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Can Trump pardon Julian Assange?

Australian-born publisher faces a maximum sentence of 175 years in prison

Louise Hall
Wednesday 30 December 2020 15:24 GMT
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Assange: A timeline of the investigation

President Donald Trump made headlines over the past week by wielding his presidential powers to carry out a number of pardons and commutations to mark his last month in office.  

With the president having handed almost 50 pardons to aides, Republican politicians, and others, many people have been asking: who is next?

In light of the flurry of orders, the president has faced increased pressure to stop the prosecution of Julian Assange with the president’s recent spate of pardon’s fueling rumours he could step in on the case.

Assange co-founded Wikileaks in 2006, a website that publishes news leaks and classified media provided by anonymous sources. 

He rose to prominence in 2010 when he released sensitive military material passed to him by then US army intelligence analyst Chelsea Manning.

Now, the Australian-born publisher faces a maximum sentence of 175 years in prison if convicted on conspiracy and espionage charges.

 He is currently being held in HMP Belmarsh in London with a judge set to rule on 4 January next year whether he should be extradited to the US.

Those who support Assange see him as a campaigner for truth and free speech and the president is facing renewed pressure to pardon him with a number of high-profile figures renewing calls for clemency in recent weeks.

Assange’s defence team have argued during his extradition hearing that the publisher is facing a politically motivated prosecution.

Among those who have called on the president to pardon Assange include whistleblower Edward Snowden, actress Pamela Anderson, and even prominent victim of WikiLeaks Sarah Palin.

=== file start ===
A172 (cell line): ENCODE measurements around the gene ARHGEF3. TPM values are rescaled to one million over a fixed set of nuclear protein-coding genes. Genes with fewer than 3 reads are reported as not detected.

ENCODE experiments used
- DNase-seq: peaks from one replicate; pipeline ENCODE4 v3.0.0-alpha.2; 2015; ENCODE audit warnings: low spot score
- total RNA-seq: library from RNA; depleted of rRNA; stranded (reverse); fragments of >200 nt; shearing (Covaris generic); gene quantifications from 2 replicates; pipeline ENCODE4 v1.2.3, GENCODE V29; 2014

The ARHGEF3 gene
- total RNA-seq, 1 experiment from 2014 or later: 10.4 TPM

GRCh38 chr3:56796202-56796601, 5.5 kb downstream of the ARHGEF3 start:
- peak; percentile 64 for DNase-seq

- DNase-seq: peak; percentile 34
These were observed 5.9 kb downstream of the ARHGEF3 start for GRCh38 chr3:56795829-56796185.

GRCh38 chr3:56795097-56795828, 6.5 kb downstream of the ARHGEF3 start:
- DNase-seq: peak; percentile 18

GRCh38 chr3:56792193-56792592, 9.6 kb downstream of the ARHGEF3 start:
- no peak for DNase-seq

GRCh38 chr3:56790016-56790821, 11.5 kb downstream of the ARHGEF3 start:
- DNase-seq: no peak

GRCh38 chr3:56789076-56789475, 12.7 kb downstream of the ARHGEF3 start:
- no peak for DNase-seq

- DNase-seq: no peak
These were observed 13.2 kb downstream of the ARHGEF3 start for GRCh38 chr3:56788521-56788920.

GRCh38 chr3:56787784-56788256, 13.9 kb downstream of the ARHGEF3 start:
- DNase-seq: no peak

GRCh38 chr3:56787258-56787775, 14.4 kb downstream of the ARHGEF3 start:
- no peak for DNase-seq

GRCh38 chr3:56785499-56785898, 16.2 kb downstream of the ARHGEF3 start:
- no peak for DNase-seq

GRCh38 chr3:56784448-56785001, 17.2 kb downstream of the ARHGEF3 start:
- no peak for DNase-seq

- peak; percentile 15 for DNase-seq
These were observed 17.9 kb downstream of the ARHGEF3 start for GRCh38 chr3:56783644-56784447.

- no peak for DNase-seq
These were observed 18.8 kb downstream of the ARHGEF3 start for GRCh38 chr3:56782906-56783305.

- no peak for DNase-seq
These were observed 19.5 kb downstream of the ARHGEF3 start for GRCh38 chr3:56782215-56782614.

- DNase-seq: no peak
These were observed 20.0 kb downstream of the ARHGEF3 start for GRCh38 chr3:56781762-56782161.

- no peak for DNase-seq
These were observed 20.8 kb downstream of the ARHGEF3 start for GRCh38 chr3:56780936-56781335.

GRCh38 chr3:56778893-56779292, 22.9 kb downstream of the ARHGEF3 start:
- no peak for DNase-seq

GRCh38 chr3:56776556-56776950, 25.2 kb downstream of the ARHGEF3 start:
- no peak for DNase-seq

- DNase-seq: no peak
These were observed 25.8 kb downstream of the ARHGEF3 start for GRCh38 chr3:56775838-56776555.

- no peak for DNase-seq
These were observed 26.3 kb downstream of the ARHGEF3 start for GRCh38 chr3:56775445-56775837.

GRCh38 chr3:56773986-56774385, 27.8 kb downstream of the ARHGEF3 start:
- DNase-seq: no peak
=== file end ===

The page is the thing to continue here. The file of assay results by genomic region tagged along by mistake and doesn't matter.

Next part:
“Mr President, if you grant only one act of clemency during your time in office, please: free Julian Assange. You alone can save his life. @realDonaldTrump,” Snowden tweeted on 3 December.

Despite being one of the whistleblower site’s most well-known victims, Ms Palin, the former governor of Alaska, said last week she believes the 49-year-old “deserves” a pardon.

Congresswoman Tulsi Gabbard, who has called for the charges against both Snowden and Assange to be dropped, echoed the same sentiments in November.

"Since you're giving pardons to people," she tweeted at the time. "Please consider pardoning those who, at great personal sacrifice, exposed the deception and criminality of those in the deep state".

Some allies of the president have speculated that Mr Trump could be considering the case for Assange, amid continued widespread speculation over who the president might choose to bestow with a pardon.

“For what it’s worth I think the President probably does want to pardon him”, Fox News host Tucker Carlson said earlier this month in conversation with Assange’s fiance Stella Moris, who has urged Mr Trump to free him.

“I think there are a lot of sinister people who don’t want the pardon to happen. We will see what happens,” he said.

US Presidents traditionally issue a series of pardons as they depart office under powers granted in Article II, Section 2 of the Constitution, which says the president "shall have power to grant reprieves and pardons for offenses against the United States, except in cases of impeachment."

Barack Obama, who issued 1,385 commutations and 212 pardons while in office, commuted the sentence of Manning, for leaking material to Wikileaks in his final week as president.

Mr Trump officially leaves office and forfeits such powers as president on 20 January when Joe Biden will be inaugurated as the next president of the United States.

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